Trip to Midway


Top white circle anchor, lower one SG’s current position. Spike a GPS anomaly, brief enough to not raise alarm.

We spent two nights at our East Mississippi Finger anchorage and got up at 7 to get ready to leave at 8. We’ve had a few cold nights lately where it got down to 52. With a water temp or 72.5 that can raise a mist, but this morning it was totally socked in with fog when we got up. We hoped it would improve by 8 and it did. We got the anchor up and slowly moved out through the sub channels more than a mile to get back to the main channel. The fog was still there, but at 8 we could at least see the bank on either side and a few hundred feet ahead.

Once we were in the main channel the Jamie Whitten lock was less than a mile away. The fog became a lot worse on the main channel. Our only eyes were radar and our GPS position on our charts. When we called the lockmaster he told us he could not see the upper gates from his control room, but said he’d open them if we still wanted to come ahead. Our chart and radar images for the guide wall and lock gates matched up nicely, so we went on and finally saw the side of the guide wall when we were almost up against it. We took it slow into the lock and tied up.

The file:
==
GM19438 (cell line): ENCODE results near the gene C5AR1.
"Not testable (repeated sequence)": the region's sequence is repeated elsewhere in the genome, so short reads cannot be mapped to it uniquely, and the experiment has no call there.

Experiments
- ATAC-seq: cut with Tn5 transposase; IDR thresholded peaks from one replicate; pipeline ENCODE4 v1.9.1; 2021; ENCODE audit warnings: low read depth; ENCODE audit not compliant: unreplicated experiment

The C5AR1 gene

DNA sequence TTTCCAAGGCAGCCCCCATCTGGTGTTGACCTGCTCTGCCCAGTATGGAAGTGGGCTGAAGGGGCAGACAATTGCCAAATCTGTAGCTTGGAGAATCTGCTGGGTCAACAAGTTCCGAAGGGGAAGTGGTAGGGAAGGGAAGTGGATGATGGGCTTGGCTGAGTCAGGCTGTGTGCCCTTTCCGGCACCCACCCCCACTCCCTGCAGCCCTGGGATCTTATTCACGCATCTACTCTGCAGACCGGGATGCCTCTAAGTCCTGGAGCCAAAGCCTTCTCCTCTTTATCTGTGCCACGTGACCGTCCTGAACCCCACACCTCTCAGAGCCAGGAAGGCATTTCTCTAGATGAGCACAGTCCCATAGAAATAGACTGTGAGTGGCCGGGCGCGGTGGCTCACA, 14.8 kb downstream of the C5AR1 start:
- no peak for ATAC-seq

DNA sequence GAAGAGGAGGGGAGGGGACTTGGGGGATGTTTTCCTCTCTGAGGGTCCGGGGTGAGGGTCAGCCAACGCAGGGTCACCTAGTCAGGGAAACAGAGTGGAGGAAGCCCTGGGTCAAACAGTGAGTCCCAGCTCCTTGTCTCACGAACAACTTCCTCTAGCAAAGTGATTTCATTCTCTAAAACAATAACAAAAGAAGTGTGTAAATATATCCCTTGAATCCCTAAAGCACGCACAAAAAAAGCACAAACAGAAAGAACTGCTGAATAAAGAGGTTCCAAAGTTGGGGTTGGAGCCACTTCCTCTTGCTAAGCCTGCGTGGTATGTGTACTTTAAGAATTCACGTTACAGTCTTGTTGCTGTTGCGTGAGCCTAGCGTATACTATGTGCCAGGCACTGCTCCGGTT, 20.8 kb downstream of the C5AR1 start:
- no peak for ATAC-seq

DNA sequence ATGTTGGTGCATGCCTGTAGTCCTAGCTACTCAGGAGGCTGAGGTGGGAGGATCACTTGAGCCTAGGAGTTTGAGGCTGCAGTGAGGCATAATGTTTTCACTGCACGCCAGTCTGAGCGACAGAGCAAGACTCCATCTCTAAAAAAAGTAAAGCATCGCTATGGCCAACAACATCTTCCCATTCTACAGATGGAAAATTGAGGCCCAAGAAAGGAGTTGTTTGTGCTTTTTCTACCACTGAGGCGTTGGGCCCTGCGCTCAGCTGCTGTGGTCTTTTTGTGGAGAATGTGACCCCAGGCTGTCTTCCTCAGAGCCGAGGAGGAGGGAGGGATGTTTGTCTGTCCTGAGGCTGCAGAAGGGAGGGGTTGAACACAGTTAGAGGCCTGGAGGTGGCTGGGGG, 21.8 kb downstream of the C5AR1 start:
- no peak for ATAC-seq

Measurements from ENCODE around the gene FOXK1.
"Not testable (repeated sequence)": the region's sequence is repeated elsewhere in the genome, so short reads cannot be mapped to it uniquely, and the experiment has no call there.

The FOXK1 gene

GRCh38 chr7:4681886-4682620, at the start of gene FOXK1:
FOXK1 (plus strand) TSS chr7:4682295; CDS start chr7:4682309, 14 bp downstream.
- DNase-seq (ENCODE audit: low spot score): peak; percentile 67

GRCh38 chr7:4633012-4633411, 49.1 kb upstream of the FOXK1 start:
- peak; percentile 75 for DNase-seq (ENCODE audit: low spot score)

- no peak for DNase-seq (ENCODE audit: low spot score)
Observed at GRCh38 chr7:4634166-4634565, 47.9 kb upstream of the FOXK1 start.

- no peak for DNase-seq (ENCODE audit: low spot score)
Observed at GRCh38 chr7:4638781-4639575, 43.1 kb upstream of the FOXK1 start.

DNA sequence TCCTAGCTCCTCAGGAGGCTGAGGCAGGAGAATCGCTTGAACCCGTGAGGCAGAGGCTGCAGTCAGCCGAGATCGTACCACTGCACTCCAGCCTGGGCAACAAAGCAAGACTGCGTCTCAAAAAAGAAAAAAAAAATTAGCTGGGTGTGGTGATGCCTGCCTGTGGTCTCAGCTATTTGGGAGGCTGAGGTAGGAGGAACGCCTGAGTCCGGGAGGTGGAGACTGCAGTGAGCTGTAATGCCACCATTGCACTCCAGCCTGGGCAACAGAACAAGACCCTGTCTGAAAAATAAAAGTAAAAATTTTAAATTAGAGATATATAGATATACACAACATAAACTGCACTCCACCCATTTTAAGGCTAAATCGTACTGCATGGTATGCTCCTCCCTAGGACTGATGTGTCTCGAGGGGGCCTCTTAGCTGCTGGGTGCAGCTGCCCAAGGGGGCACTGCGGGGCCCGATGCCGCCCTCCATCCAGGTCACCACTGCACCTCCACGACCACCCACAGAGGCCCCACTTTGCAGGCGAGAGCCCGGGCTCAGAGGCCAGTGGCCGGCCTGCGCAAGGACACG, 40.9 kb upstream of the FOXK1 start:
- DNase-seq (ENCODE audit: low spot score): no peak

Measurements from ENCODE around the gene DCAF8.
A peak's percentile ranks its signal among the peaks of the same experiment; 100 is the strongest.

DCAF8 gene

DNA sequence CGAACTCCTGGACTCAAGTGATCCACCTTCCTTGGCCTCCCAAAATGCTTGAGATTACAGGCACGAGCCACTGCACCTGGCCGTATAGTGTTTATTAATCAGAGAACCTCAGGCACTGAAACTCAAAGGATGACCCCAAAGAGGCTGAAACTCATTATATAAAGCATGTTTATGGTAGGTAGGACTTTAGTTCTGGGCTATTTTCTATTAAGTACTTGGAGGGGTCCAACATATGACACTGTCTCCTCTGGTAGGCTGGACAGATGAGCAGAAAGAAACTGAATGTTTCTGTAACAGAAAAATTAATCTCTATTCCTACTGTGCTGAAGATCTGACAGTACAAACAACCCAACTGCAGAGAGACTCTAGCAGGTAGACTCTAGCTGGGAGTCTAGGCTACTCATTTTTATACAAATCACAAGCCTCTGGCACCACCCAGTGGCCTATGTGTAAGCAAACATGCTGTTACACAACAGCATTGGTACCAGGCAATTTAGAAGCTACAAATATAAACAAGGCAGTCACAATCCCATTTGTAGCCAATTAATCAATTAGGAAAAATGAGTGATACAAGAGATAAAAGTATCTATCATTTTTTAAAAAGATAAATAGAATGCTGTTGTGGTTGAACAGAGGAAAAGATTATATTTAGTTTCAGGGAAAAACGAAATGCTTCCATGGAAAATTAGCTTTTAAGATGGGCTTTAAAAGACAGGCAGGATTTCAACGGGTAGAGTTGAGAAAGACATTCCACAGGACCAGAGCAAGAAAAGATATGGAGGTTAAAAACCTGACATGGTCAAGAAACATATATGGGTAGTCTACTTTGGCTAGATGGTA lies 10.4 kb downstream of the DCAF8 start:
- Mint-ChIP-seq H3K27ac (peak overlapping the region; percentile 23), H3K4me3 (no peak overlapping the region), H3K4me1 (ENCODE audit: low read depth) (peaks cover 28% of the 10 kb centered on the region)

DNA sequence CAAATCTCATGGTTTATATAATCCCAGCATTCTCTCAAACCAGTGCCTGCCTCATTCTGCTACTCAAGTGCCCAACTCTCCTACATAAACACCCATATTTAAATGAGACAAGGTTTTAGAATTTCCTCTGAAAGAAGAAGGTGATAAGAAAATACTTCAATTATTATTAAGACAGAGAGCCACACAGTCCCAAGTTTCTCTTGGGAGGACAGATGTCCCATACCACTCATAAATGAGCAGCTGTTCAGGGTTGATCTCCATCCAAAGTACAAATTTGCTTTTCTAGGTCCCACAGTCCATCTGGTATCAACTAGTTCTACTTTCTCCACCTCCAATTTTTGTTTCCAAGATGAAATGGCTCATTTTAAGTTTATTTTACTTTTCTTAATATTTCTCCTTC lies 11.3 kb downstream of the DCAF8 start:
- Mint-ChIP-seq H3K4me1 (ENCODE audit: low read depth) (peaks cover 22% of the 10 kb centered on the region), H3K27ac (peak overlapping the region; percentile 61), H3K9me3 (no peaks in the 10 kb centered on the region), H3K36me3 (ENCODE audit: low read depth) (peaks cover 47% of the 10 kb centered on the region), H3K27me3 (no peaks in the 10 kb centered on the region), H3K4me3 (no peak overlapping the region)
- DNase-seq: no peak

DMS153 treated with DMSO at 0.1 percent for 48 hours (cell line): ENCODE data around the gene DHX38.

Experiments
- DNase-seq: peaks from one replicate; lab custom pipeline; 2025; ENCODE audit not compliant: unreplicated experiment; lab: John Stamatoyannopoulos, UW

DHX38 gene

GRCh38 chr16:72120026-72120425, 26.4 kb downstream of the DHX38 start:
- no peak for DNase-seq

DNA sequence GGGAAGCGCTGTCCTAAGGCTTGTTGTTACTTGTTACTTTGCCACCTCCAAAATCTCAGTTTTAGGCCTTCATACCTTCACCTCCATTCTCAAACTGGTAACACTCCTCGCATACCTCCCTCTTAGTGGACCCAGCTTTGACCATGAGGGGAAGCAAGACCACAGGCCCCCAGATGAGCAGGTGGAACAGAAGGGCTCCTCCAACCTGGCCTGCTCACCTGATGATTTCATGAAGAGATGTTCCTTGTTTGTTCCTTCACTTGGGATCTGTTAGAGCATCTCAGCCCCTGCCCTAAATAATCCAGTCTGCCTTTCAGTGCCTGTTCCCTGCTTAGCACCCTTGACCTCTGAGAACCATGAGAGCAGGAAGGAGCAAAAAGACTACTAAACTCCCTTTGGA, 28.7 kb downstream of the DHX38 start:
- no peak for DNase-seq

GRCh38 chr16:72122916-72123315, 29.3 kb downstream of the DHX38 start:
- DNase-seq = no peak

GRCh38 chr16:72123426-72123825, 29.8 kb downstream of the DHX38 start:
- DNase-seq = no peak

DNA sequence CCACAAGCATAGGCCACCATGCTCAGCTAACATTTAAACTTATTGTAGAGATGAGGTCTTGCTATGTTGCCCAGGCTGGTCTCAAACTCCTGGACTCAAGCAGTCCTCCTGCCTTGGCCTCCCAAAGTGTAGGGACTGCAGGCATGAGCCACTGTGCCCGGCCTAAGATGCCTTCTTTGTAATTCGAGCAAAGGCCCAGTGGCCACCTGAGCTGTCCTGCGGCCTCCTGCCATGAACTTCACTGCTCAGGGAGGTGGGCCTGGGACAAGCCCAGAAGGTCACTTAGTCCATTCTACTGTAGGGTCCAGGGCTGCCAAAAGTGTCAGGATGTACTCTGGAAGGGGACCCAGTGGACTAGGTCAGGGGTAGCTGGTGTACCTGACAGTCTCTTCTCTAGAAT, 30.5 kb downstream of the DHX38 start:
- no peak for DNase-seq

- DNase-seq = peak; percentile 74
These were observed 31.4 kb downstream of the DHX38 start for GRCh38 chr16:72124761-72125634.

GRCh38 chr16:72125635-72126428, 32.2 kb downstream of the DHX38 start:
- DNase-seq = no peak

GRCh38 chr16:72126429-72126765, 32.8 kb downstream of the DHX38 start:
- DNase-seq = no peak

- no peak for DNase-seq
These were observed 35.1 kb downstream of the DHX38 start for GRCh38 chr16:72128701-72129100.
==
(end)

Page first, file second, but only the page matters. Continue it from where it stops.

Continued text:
Heavy mist a half hour after we got up.

Morning mist remains, but fog appears gone around our anchorage.

The boat named Journey had left Bay Springs Marina one mile from the lock and, without radar, had to come to a complete stop in a sea of white. He radioed and asked if everyone could wait just 15 minutes to see if the fog might lift sufficiently for them to also get to the lock. Sure enough, 15 minutes later visibility improved to where he could move again and get over to the lock with us. By the time we had locked down most of the fog had gone, which allowed us a good view of the deepest lock on the Tenn Tom with an 84’ drop.

An 84′ drop. The deepest on the Tenn Tom. All Tenn Tom locking will be down to the gulf. Fog is gone.

Driving around in a fog like that may not be the safest thing to do, but neither is stopping in the middle of the channel and hoping you don’t drift the wrong way or that no one will run into you. Now that we’ve become accustomed to our instruments it seems safest for us to just continue on, although at a slower speed.

Clear sailing just out of the lock. Fog is gone down here.

After leaving the lock we also went through the Montgomery and Rankin locks. Overall it was only 20 miles from our anchorage to Midway Marina, so we arrived in Fulton MS before noon. Our friends from our Montana Mission Builders days, Frank and Relda, have returned to their nearby home town of Tupelo MS and will be coming by tomorrow morning to show us the area.


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